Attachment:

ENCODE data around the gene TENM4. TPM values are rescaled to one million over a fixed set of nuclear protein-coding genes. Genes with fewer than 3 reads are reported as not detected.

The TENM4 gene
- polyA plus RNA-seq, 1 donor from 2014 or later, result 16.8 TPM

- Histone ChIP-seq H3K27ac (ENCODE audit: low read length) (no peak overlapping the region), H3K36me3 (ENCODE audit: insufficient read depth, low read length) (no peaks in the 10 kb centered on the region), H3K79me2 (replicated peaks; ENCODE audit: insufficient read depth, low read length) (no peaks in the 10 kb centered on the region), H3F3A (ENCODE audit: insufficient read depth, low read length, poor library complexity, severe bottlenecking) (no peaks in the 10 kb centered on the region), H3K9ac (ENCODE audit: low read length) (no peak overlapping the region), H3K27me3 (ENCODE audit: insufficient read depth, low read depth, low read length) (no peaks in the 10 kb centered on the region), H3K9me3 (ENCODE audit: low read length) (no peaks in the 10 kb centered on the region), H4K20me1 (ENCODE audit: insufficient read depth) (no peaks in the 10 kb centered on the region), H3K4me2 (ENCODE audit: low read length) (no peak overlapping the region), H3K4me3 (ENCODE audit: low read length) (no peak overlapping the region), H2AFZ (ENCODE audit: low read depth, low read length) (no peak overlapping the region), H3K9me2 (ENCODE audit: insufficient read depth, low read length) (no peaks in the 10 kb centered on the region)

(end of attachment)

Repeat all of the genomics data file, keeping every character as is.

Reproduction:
ENCODE data around the gene TENM4. TPM values are rescaled to one million over a fixed set of nuclear protein-coding genes. Genes with fewer than 3 reads are reported as not detected.

The TENM4 gene
- polyA plus RNA-seq, 1 donor from 2014 or later, result 16.8 TPM

- Histone ChIP-seq H3K27ac (ENCODE audit: low read length) (no peak overlapping the region), H3K36me3 (ENCODE audit: insufficient read depth, low read length) (no peaks in the 10 kb centered on the region), H3K79me2 (replicated peaks; ENCODE audit: insufficient read depth, low read length) (no peaks in the 10 kb centered on the region), H3F3A (ENCODE audit: insufficient read depth, low read length, poor library complexity, severe bottlenecking) (no peaks in the 10 kb centered on the region), H3K9ac (ENCODE audit: low read length) (no peak overlapping the region), H3K27me3 (ENCODE audit: insufficient read depth, low read depth, low read length) (no peaks in the 10 kb centered on the region), H3K9me3 (ENCODE audit: low read length) (no peaks in the 10 kb centered on the region), H4K20me1 (ENCODE audit: insufficient read depth) (no peaks in the 10 kb centered on the region), H3K4me2 (ENCODE audit: low read length) (no peak overlapping the region), H3K4me3 (ENCODE audit: low read length) (no peak overlapping the region), H2AFZ (ENCODE audit: low read depth, low read length) (no peak overlapping the region), H3K9me2 (ENCODE audit: insufficient read depth, low read length) (no peaks in the 10 kb centered on the region)